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Aromas school locked down during 18-hour standoff

Posted: Friday, Nov 9th, 2012




AROMAS — An Aromas woman was arrested Friday morning after allegedly barricading herself inside her residence with several firearms during an 18-hour standoff, the Monterey County Sheriff’s Department said.

Jacqueline Burse-Woodard, 50, was booked into Monterey County Jail and charged with making terrorist threats and assault with a deadly weapon. She was being held Friday in lieu of $65,000 bail.

According to the MCSO, deputies were dispatched at 12:30 p.m. to Bardue Street in Aromas for a domestic dispute.

When they arrived, they learned that Burse-Woodard had weapons inside, and that she had said she would use them if anyone tried to come inside.

The woman’s husband was removed from the scene, and deputies established a perimeter, which included evacuating several nearby homes and locking down Aromas School, the MCSO said.

Deputies attempted to negotiate with Burse-Woodard for more than 1 hour without success.

At 2 p.m., the Monterey County SWAT Team and members of the Monterey County Behavioral Health department arrived and were assisted by California Highway Patrol, American Medical Response and Cal Fire.

As the SWAT Team surrounded the house, the behavioral specialists continued to communicate with Burse-Woodard.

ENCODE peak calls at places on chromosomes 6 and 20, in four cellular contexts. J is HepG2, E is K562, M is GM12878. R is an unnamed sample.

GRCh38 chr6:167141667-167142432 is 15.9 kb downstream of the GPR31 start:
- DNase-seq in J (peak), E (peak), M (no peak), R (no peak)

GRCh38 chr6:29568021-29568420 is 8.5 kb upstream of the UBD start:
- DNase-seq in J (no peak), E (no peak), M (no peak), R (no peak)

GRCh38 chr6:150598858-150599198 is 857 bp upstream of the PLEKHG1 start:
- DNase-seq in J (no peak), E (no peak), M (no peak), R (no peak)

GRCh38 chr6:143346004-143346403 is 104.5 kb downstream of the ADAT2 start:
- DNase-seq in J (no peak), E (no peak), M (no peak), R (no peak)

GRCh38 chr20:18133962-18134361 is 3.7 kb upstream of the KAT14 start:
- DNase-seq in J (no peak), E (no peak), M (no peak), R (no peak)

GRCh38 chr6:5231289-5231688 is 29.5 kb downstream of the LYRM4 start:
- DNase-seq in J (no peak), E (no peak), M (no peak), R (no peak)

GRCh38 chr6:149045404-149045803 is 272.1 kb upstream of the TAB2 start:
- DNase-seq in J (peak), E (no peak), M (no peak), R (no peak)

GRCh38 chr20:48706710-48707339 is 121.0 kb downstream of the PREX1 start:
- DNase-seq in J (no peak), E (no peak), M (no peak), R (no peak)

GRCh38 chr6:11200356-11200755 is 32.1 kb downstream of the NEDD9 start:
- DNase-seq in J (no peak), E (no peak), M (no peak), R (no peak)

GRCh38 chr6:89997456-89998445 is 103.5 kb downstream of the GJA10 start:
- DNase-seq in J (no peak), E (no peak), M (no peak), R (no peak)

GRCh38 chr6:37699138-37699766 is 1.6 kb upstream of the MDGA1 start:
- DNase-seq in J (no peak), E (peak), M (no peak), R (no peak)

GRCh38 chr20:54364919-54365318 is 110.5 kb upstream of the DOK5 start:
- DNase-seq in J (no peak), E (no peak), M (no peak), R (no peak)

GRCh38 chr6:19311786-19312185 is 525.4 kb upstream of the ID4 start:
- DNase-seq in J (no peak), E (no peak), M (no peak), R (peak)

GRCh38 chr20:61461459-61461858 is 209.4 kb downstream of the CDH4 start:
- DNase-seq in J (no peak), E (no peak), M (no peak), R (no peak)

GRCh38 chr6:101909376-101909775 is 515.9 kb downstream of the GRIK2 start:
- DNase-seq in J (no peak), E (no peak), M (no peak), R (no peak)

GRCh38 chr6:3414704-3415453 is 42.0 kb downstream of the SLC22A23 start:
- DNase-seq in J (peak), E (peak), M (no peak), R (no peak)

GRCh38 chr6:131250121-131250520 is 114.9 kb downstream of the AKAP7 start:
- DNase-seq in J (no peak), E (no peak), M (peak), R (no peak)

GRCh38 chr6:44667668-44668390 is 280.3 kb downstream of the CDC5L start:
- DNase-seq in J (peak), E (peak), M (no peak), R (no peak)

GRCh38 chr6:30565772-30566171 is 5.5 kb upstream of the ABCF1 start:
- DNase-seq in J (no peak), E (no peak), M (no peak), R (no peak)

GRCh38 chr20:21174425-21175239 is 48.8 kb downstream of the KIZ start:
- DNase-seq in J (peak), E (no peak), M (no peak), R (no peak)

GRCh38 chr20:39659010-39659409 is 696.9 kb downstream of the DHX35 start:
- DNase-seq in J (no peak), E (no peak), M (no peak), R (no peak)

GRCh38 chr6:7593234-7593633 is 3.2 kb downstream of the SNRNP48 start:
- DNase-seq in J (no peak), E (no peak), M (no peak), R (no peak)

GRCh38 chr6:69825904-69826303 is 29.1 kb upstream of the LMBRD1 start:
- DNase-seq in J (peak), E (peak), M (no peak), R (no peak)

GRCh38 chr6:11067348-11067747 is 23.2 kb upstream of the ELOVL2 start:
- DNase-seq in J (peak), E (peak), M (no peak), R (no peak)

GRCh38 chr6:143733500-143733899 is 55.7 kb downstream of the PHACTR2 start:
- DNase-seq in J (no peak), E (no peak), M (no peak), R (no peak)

The emergency workers were relieved at 1 a.m. by members of SWAT and by health workers from the Salinas Police Department. Monterey County Behavioral Health also maintained personnel on scene.

Burse-Woodard voluntarily gave up at approximately 7 a.m., deputies said.

Investigators found three rifles and one small-caliber handgun during a search of the residence. There was no indication that alcohol or drugs played a part in this incident, deputies said.

Nearby Aromas School was locked down for four hours, with students confined to their classrooms behind locked doors, principal Kyle Griffith said.

The lockdown call came at 12:45 p.m., when many students were on the playground. Because they frequently practice lockdown drills, however, the transition into the classrooms with doors locked and shades drawn went smoothly, principal Kyle Griffith said.

“Within 60 seconds the whole school was a ghost town,” he said.

The students were eventually sent home.

When the standoff went on well into the next morning, Griffith made the call to keep the school closed Friday.

Griffith praised the school’s teachers, who he said kept the students calm in a stressful situation.

“I’m very proud of the way the teachers led the students the students the whole time,” he said. “And the students did great we’re really proud of them.”



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